NEW YORK (MONEY Magazine) -
Companies may like the idea of passing higher costs on to their customers, but they won't get far if people don't have more money to spend.
That's where the question of wages comes in. Overall, employers' wage costs grew just 2.3 percent over the past year, the slowest growth rate on record. The HR consultancy Hewitt Associates expects salaried workers to bring home an extra 3.6 percent on average in 2006, based on surveys of employers.
That compares with a 4.3 percent gain during boom years. Of course you want your wages to grow.
And you are quite entitled to complain that -- as Sylvia Allegretto of the liberal Economic Policy Institute observes, this corporate stinginess has come at a time when the economy and worker productivity have been growing.
But a raise isn't worth much if it comes with inflation that not only raises prices but erodes your savings. And at the moment, it looks as if the same forces that are holding your pay down are also keeping inflation at bay.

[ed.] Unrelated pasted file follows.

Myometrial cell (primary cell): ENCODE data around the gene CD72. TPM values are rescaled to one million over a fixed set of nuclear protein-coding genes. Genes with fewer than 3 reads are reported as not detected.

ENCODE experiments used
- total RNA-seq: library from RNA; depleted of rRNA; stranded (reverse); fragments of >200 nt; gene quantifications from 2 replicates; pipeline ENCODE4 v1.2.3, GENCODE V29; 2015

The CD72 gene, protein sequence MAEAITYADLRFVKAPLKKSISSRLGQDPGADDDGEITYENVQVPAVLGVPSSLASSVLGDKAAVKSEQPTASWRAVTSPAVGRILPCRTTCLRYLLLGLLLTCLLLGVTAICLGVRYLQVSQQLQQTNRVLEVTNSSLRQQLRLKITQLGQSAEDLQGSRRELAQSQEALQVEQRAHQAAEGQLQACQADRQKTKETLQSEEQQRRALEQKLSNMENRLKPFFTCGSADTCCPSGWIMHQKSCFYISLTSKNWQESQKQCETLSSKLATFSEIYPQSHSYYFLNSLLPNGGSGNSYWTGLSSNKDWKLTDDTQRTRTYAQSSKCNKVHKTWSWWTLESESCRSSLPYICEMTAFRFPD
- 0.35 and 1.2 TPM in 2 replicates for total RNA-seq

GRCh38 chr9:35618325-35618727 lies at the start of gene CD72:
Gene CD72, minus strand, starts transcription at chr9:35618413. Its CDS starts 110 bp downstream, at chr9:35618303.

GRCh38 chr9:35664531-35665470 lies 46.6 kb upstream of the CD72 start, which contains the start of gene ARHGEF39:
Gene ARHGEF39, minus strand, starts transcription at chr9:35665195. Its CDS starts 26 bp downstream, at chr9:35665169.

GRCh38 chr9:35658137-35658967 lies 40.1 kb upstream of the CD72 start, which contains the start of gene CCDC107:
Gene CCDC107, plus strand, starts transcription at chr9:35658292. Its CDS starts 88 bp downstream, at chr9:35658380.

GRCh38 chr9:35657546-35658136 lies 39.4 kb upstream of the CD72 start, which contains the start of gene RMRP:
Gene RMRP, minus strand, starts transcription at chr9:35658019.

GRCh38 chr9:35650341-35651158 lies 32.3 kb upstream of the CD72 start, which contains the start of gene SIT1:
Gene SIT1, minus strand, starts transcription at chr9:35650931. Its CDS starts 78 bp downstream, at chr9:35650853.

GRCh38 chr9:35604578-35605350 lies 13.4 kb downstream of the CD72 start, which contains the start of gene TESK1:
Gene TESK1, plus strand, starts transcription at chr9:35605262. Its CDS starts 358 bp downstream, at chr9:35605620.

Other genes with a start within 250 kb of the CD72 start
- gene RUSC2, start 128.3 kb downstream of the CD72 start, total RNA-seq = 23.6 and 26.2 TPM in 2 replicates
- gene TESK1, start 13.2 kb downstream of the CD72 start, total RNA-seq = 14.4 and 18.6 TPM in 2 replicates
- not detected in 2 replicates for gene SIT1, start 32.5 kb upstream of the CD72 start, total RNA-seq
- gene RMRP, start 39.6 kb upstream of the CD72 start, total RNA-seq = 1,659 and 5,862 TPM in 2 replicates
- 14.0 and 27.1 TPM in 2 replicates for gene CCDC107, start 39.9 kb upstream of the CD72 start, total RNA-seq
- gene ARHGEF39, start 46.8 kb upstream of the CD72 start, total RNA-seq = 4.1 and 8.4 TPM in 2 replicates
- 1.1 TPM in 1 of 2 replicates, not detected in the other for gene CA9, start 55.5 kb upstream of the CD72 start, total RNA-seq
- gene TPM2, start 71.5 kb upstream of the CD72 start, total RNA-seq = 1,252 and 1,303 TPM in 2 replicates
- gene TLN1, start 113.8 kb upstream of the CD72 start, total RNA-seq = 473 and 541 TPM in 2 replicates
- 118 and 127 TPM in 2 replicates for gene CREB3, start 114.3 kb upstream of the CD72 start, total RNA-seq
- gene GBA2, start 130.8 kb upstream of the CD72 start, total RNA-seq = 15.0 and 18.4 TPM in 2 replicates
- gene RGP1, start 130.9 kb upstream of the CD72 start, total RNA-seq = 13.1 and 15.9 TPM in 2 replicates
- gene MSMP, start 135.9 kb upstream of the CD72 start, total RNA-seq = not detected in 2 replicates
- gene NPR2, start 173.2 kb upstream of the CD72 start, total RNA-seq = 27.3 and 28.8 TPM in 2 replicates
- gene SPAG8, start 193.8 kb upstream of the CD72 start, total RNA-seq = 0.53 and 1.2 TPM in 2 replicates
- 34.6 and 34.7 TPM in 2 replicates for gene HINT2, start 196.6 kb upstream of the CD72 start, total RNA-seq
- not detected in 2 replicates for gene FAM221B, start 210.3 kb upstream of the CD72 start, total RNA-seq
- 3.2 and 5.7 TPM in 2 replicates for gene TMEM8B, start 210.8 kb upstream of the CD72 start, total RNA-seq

"Your employer's not going to give you a raise just because your home heating bill is going up," says Morgan Stanley economist Stephen Roach. In contrast to 30 years ago, you are pretty unlikely to have a union contract that guarantees automatic wage increases as prices rise. And your company is far more likely to face competition from low-cost overseas producers.
Psychology is at work here too. After years of low inflation, observes Lehman Brothers economist Ethan Harris, "people are no longer used to the idea of demanding cost-of-living increases."
Companies, likewise, no longer expect competitors to raise prices, and so are reluctant to do so themselves. But that psychology, Harris adds, is a bit more fragile now; surveys show that consumers are expecting higher prices, and in this game, anticipation shapes reality.
Disco-era price spikes aren't coming, but you should prepare your portfolio and your savings strategy for higher, but manageable, inflation. (We've got the specifics on how to do this.)
You should also figure that presumed Federal Reserve chairman Ben Bernanke will keep hiking interest rates to try to nip inflation in the bud.